“We’re having that right now, Governor. We’re running for president,” Romney said.
Perry said that Romney, in his book, had said that the Social Security system’s financing would be criminal if it had been done in the private sector. Romney took issue with that. “You said it’s criminal,” he responded. “What I said was Congress taking money out of the Social Security trust fund is like criminal and that is and it’s wrong.”
The exchange over Social Security went to the heart of one of the important arguments between the two candidates, with Romney trying to make the case that what Perry has said and particularly what he has written could disqualify him in a general election. But it wasn’t clear, given the audience’s reaction, whether Perry is on such shaky ground on the issue.
The two also had a sharp exchange about the economy, as Romney tried to chip away at Perry’s assertion that he has had a far superior record at creating jobs. He said Perry was fortunate to be governing in a state that has no state income tax, a Republican legislature, a right-to-work law, and oil and gas resources.
“I think Governor Perry would agree with me that if you’re dealt four aces, that doesn’t make you necessarily a great poker player,” he said.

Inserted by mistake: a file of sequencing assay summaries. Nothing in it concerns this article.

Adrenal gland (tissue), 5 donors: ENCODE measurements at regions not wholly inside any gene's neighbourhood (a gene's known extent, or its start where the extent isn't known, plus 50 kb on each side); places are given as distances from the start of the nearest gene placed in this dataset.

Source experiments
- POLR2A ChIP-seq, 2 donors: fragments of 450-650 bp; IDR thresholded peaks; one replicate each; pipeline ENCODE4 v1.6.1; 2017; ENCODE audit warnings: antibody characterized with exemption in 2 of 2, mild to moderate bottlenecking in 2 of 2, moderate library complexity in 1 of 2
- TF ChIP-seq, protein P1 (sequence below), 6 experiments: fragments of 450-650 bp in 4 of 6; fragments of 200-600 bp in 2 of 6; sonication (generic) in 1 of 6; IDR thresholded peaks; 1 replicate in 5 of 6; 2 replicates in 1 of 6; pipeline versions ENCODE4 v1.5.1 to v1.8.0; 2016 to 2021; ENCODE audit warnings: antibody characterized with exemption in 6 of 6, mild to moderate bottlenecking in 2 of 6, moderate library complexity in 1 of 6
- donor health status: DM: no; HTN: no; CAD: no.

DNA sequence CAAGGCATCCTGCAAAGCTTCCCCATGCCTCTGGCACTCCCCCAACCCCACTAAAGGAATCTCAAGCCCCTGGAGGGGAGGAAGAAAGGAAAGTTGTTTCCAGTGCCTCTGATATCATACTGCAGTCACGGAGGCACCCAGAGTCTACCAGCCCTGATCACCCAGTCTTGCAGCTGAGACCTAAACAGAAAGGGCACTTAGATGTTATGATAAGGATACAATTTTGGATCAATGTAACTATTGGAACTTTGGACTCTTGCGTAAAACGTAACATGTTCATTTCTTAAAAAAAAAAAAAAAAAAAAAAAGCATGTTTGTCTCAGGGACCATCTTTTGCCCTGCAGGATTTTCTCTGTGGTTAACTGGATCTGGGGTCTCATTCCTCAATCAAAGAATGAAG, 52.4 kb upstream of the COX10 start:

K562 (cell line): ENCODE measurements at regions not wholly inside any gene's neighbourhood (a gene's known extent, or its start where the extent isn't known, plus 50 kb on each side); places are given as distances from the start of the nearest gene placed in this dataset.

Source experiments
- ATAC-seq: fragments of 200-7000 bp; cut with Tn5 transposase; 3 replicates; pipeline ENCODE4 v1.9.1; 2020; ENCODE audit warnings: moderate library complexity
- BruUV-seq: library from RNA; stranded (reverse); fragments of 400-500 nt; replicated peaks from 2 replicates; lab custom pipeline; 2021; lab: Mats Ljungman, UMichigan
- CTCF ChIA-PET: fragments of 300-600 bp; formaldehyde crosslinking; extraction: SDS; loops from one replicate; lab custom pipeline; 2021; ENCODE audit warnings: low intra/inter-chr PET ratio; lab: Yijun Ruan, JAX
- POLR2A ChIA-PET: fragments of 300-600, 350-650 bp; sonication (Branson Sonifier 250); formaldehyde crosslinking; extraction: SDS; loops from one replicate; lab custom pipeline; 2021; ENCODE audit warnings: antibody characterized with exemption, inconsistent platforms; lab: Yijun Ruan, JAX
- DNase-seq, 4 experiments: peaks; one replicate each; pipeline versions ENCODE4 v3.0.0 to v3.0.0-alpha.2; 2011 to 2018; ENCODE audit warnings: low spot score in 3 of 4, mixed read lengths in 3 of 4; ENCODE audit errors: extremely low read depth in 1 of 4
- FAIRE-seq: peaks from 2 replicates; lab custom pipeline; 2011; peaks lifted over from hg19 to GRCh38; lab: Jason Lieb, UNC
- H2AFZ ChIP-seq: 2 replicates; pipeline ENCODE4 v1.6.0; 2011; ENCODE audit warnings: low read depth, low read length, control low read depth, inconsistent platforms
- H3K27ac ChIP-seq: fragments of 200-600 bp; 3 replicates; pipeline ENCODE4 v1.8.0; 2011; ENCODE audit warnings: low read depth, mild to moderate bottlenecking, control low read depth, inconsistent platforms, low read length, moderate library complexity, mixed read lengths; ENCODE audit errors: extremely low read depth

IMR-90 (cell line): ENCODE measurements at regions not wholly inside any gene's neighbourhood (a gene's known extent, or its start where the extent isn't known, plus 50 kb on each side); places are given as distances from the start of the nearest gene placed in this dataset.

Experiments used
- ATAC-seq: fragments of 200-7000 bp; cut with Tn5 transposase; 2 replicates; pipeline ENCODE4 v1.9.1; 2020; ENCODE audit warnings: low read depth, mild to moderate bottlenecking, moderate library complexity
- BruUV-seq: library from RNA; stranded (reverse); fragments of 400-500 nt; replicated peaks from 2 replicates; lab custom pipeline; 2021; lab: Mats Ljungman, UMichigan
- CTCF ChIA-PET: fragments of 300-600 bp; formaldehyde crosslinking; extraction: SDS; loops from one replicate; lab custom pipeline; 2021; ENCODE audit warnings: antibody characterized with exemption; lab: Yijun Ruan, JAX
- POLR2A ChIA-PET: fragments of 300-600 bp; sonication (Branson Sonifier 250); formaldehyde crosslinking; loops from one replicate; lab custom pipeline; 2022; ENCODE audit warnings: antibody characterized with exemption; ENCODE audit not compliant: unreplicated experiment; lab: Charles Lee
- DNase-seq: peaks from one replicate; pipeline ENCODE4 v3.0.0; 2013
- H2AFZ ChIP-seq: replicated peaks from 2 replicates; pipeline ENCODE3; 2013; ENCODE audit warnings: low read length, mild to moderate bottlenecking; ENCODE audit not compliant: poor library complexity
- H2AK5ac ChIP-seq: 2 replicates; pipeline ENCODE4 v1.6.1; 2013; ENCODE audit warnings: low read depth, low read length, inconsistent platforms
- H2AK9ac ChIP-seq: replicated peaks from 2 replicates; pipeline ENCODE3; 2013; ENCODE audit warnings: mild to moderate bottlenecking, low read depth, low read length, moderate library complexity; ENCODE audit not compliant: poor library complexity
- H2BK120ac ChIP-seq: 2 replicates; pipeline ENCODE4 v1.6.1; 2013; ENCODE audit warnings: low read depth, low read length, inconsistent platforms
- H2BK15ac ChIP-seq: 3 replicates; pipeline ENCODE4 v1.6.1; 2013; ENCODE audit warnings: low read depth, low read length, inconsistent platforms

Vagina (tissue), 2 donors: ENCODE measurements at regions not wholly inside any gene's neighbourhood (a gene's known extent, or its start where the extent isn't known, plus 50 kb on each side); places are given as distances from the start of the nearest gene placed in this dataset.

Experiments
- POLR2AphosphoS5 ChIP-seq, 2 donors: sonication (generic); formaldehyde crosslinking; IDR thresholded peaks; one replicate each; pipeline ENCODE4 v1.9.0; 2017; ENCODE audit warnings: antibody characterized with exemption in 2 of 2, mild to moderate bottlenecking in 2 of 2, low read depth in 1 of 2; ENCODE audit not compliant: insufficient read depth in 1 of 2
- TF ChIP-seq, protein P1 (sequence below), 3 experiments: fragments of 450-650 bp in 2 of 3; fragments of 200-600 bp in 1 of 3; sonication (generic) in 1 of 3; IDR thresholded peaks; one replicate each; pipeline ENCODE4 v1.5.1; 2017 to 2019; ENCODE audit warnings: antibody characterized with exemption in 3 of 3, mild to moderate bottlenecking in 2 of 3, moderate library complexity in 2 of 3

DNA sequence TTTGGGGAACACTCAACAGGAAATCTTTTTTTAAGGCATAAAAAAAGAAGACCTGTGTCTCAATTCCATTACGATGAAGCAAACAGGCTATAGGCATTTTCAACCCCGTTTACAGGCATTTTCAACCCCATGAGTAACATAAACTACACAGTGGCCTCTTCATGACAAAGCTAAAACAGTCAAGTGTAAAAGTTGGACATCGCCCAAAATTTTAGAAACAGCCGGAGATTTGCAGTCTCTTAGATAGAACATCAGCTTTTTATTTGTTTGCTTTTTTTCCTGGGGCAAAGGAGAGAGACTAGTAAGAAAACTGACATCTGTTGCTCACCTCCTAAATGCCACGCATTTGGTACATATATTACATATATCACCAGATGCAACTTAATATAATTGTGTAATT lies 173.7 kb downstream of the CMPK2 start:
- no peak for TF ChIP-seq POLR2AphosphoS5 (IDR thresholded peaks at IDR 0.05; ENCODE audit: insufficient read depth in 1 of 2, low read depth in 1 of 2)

“Mitt, you were doing pretty good until you got to talking poker,” Perry responded. “But the fact is the state of Texas has led the nation.”
Former House speaker Newt Gingrich (Ga.) tried to trump them both. He said that while he was speaker, he and the policies of Congress did more for the state economies than anything the governors had done.
“In the four years I was speaker, we created — the American people, not me — created more jobs in Utah than under Governor Huntsman, more jobs in Massachusetts than under Governor Romney and more jobs in Texas than in the 11 years of Governor Perry,” he said.
The most heated exchange came when Bachmann and Santorum took on Perry over his support of a cervical cancer vaccine for 11- and 12-year-old girls.
Perry said that he made a mistake by issuing the executive order, which allowed parents to opt out. “If I had it to do over again, I would have done it differently.”
He said he should have worked with the state legislature. “But what was driving me was, obviously, making a difference about young people’s lives,” he said. “Cervical cancer is a horrible way to die. And I happen to think that what we were trying to do was to clearly send a message that we’re going to give moms and dads the opportunity to make that decision, with parental opt-out.”
Bachmann, who consistently received applause from the tea party crowd, hammered Perry on the issue, saying it was an example of government overreach, and also suggested he was cozy with a pharmaceutical company that had contributed money to his campaign.